The term “products liability” covers a variety of situations. In some cases, people may be injured by defective products such as pharmaceutical drugs and medical devices. In other situations, the injury could come from a defective product sold through a chain of distributors for household use. For example, a defective boiler could blow up and injure residents of an apartment building, creating products liability for the manufacturer, distributor, and seller.
All of those individuals or companies in the chain of distribution can potentially have products liability toward a person who has been injured by a defective product. The list of potential defendants in a product liability lawsuit includes:
- The manufacturer of any component parts to the product
- The manufacturer who assembled the components parts into the defective product
- The first distributor or wholesaler of the product
- The next buyer and reseller of the product
- All subsequent sellers, including the retail store that ultimately sold the defective product to the consumer
These persons or companies may have product liability to the ultimate consumer of the product, whether that person purchased the product from them, or received the product as a sale, loan, or gift from another person. An experienced Los Angeles personal injury lawyer knows how to use product liability law to sue all the parties that may be legally responsible for the defective product.
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Products liability comes to play in mass torts because one product, such as a defective drug or medical device, may have injured thousands of consumers. There are many possible theories of liability. For example, mass tort and products liability attorneys sometimes refer to inadequate instructions or warnings as “marketing defects” leading to products liability. Marketing defects are basically flaws in the way a defective product is marketed. This can include:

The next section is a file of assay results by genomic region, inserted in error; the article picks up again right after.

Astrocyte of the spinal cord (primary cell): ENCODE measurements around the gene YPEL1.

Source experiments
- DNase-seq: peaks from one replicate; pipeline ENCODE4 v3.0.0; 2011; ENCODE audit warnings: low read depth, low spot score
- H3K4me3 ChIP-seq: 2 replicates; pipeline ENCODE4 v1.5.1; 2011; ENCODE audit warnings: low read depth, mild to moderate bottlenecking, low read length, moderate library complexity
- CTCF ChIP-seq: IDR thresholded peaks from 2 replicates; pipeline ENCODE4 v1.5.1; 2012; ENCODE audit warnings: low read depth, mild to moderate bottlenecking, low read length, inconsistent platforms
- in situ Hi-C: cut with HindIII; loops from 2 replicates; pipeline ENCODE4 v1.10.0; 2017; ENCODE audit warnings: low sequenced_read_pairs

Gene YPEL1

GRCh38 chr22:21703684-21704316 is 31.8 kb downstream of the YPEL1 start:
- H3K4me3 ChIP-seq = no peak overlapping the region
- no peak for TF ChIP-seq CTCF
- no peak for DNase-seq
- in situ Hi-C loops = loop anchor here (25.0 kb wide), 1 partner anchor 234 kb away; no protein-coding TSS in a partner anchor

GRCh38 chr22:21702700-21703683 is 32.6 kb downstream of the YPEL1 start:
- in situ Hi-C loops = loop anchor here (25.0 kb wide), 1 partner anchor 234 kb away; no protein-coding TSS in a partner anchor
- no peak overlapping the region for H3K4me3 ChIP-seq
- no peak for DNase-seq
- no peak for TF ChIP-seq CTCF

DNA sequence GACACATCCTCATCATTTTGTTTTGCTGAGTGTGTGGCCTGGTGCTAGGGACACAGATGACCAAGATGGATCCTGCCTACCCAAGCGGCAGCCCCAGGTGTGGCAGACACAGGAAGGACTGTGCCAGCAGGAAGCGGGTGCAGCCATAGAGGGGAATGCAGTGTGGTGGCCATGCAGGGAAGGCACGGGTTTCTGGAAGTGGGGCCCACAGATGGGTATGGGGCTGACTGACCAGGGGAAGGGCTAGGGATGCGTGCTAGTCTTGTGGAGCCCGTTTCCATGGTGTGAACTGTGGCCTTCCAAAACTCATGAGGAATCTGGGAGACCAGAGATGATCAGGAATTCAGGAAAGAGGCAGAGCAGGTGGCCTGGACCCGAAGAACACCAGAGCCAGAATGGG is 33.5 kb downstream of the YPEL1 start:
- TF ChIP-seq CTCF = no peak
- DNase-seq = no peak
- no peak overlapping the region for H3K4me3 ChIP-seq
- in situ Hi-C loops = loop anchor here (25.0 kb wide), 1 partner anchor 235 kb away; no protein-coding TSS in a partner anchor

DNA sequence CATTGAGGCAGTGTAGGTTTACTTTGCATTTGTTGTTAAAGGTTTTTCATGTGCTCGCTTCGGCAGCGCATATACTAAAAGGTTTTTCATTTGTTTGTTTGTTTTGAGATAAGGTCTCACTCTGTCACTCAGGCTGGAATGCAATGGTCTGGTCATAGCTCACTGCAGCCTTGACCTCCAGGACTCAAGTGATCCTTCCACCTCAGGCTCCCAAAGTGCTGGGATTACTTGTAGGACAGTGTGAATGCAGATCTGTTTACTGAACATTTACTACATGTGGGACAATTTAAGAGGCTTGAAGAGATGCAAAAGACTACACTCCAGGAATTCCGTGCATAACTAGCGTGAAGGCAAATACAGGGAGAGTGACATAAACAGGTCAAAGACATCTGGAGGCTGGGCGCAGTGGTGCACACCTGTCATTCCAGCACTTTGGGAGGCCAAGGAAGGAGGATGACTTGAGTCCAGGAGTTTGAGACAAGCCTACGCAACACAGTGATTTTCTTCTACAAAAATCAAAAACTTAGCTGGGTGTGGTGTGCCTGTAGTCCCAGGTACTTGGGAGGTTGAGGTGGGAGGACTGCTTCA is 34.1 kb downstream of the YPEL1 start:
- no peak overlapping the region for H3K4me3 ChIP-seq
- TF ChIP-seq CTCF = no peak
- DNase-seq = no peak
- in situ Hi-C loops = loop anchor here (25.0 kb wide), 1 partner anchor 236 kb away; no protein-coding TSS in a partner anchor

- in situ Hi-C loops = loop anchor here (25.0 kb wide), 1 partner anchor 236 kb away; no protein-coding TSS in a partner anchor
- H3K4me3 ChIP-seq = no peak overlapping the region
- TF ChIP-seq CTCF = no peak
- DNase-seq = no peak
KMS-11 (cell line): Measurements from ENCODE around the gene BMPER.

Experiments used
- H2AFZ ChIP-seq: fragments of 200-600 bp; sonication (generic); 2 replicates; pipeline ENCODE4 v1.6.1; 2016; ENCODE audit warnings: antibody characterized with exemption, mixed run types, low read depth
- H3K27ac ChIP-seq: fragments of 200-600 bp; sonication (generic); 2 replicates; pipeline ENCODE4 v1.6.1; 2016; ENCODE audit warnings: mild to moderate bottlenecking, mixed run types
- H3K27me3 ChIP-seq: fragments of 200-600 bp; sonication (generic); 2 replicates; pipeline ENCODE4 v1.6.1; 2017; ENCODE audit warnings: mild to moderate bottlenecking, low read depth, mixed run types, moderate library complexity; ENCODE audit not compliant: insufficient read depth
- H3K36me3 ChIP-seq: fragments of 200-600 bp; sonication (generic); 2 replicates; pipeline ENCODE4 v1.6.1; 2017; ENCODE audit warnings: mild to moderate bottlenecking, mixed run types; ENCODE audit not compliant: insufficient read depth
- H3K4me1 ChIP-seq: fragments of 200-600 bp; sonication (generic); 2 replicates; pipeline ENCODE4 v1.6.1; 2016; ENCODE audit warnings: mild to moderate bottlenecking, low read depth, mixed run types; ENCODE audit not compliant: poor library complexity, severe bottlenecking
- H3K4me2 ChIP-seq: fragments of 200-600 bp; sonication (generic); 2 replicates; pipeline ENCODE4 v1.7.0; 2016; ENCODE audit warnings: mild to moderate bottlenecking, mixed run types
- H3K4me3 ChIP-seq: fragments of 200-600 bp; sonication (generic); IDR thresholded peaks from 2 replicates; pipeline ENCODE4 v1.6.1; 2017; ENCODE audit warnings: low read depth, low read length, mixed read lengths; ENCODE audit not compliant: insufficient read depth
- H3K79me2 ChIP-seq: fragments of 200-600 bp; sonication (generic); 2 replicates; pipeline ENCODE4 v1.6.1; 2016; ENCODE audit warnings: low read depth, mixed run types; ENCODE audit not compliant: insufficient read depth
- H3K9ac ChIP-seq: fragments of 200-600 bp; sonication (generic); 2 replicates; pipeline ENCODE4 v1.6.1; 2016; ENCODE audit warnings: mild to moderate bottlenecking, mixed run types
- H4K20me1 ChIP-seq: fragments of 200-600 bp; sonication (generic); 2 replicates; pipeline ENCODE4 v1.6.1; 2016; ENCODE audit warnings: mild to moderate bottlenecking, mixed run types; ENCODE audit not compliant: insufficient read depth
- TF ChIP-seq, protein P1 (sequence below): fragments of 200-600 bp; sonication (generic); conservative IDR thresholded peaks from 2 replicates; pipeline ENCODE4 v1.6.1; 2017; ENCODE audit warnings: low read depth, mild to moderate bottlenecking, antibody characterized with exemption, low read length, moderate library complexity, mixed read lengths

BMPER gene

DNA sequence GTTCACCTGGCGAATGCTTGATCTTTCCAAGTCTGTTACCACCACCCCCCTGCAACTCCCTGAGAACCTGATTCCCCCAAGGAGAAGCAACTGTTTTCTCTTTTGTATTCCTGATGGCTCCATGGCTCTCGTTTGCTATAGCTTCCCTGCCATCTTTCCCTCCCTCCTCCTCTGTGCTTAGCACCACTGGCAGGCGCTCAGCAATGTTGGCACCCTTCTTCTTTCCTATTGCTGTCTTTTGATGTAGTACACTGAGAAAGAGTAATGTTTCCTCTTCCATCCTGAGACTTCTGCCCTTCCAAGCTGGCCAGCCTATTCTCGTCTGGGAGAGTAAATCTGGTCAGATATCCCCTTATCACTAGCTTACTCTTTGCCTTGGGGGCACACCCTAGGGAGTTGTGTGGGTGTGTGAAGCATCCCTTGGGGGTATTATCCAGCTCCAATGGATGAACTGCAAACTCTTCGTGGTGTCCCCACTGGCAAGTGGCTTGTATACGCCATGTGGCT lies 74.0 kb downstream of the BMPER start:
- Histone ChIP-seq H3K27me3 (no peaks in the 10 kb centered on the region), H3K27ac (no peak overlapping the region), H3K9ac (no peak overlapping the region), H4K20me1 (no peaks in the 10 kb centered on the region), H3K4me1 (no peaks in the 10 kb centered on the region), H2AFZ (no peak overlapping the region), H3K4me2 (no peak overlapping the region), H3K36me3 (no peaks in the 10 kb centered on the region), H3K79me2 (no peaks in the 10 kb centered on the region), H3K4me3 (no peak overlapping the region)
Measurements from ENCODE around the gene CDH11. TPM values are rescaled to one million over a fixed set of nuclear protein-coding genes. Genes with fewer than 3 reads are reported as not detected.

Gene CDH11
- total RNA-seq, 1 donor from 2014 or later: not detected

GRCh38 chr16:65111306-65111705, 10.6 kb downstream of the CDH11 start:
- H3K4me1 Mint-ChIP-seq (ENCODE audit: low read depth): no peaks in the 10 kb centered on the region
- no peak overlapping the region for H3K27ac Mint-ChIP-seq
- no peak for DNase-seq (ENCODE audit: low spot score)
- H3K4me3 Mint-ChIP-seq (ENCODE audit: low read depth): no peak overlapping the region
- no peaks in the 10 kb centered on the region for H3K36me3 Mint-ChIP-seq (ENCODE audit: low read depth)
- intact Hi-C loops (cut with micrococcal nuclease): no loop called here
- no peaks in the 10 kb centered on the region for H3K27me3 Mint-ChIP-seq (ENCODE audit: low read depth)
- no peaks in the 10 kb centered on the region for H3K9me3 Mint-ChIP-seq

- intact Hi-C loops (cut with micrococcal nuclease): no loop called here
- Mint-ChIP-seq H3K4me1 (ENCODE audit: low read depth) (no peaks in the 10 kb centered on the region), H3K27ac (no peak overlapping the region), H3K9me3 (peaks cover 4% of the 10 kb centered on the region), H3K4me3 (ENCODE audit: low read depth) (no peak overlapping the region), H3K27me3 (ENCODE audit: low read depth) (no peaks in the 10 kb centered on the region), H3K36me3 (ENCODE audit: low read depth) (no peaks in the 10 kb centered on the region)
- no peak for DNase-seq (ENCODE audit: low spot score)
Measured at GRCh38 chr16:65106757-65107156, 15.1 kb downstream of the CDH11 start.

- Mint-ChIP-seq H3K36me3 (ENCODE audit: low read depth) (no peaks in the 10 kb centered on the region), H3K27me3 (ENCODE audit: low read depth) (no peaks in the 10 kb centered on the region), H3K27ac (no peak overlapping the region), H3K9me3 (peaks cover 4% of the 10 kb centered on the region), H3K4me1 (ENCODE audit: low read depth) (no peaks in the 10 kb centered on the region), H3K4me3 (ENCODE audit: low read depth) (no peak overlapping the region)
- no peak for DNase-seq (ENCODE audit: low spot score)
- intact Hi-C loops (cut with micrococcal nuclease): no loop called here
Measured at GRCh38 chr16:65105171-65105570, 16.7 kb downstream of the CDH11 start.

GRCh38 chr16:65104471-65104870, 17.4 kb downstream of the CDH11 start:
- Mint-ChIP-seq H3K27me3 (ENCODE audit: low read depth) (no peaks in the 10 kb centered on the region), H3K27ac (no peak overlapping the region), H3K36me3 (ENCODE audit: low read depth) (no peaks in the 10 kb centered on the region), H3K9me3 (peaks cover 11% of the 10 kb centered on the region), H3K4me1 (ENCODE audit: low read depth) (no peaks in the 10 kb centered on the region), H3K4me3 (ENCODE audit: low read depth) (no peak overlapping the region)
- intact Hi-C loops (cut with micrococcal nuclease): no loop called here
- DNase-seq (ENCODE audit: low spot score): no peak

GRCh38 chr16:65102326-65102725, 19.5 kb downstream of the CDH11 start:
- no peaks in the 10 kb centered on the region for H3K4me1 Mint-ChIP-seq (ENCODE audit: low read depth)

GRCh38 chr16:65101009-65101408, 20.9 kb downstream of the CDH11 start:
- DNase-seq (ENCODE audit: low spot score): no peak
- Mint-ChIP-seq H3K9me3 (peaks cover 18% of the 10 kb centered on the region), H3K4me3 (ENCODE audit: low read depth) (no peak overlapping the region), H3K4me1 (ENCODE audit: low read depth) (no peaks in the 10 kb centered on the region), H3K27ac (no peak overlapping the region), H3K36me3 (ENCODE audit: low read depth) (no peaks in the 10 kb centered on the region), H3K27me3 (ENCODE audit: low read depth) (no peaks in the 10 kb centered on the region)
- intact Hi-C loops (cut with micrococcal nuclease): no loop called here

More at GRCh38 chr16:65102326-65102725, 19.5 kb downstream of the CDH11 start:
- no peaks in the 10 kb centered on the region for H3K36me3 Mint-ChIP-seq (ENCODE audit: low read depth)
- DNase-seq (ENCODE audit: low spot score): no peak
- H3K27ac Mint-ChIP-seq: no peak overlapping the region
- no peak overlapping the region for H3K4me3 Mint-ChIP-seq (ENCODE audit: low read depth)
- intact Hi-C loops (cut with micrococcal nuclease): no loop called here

- Improper labeling
- Insufficient instructions
- Inadequate safety warnings or failure to warn consumers at all about a product’s hidden dangers
- A negligent or even intentional misrepresentation regarding a product
In these cases, the product liability attorney will try to prove that the manufacturer knew or should have known that the product would likely injure the consumer, yet nonetheless failed to adequately warn the consumer about the problem.
Product liability cases involving defective or dangerous medical devices have included defective:
- Organ transplants
- Prosthetic devices
- Surgical implants
- Surgical equipment
- Hospital supplies
- Diagnostic equipment
- Hearing aids